Even having plenty of experience, I still use this “I don’t know” – “If needed, I’ll learn it” combo. I’m not uncomfortable admitting this, because the world of technology is so diverse and complex that no one can know it all.
One last aspect that I want to mention is that your readiness to learn new things is one of the greatest assets a software engineer can possess. So make sure that the interviewer knows that you are open to learn.
9. Don’t get upset or angry if the interview doesn’t go smoothly. No matter what happens, TRY to stay calm, friendly, and respectful.
The thing here is that it doesn’t matter what YOU think about how interview is going. What matters is what the interviewers decide between themselves after the interview. So try to relax and do your best. It’s easier to say, “Try to relax,” than to actually relax, but it is doable. The best techniques I’ve found are:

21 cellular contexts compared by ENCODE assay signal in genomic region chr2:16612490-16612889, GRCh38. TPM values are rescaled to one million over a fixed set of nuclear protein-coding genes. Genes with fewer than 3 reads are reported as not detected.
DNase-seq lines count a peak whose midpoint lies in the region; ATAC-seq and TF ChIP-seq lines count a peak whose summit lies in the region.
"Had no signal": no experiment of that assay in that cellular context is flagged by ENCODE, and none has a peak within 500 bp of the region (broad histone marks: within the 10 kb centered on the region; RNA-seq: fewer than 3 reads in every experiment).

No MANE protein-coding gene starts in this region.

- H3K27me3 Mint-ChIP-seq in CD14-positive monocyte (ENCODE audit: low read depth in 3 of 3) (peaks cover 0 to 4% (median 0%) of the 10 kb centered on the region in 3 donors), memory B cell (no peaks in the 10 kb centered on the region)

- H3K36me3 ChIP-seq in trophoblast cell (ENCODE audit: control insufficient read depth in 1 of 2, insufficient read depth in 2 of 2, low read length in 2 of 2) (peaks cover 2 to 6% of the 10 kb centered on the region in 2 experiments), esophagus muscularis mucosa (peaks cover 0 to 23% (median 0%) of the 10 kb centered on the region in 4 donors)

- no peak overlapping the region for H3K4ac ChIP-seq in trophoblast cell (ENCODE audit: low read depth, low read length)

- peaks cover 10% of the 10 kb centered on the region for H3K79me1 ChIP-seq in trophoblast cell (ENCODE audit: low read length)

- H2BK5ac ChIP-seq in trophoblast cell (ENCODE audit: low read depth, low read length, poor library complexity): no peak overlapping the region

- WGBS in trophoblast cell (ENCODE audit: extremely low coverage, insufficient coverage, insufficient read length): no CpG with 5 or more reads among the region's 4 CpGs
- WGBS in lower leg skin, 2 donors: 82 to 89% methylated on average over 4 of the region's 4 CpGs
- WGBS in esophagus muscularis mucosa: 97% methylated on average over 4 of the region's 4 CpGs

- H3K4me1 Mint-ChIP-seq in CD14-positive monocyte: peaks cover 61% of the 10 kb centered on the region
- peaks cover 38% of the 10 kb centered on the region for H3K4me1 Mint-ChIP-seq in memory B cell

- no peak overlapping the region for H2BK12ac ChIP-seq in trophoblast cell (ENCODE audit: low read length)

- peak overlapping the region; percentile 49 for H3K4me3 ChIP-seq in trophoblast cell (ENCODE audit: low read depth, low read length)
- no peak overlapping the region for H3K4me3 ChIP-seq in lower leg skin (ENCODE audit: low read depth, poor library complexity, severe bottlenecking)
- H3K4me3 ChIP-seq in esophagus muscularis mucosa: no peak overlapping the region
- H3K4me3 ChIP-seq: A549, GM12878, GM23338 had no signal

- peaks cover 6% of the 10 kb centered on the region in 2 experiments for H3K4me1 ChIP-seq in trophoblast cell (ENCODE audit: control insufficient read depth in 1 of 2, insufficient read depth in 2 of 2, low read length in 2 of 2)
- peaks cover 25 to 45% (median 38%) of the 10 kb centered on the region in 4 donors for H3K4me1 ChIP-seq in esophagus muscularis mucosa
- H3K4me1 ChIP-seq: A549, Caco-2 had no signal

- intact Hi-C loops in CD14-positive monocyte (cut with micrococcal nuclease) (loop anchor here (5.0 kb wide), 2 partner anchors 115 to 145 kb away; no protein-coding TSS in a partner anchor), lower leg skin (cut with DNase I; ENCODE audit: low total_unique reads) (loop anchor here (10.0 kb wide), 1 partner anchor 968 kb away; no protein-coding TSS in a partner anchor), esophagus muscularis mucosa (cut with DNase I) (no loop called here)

1. Decrease the value of this particular job by thoughts like, “Is this the only company in the world?” or “This company is too far from my home,” or “Maybe I can get a better salary at another company,” etc.
2. Try to image the worst thing that could happen. Are you going to be put in the electric chair or be eaten alive by a great white shark if you don’t pass that interview? No. If you don’t pass it, you’ll just get upset, get over it, and then send out more resumes and get another interview at an even better company.
10. Never cancel an interview until you accept a job offer.
But canceling interviews has even more negative sides. By canceling an interview, you deprive yourself of the valuable opportunity to:
– Find out what questions are asked at interviews
– in general
– at the company with a certain type of technology
– in a certain geographical area;
– Learn the correct answers to the above questions
– Polish your communication skills
– Improve your general interview skills
Interviewing well is a separate skill. It might sound like a paradox, but
in reality there is very little relationship between how good a person looks during the interview and how well that person would work.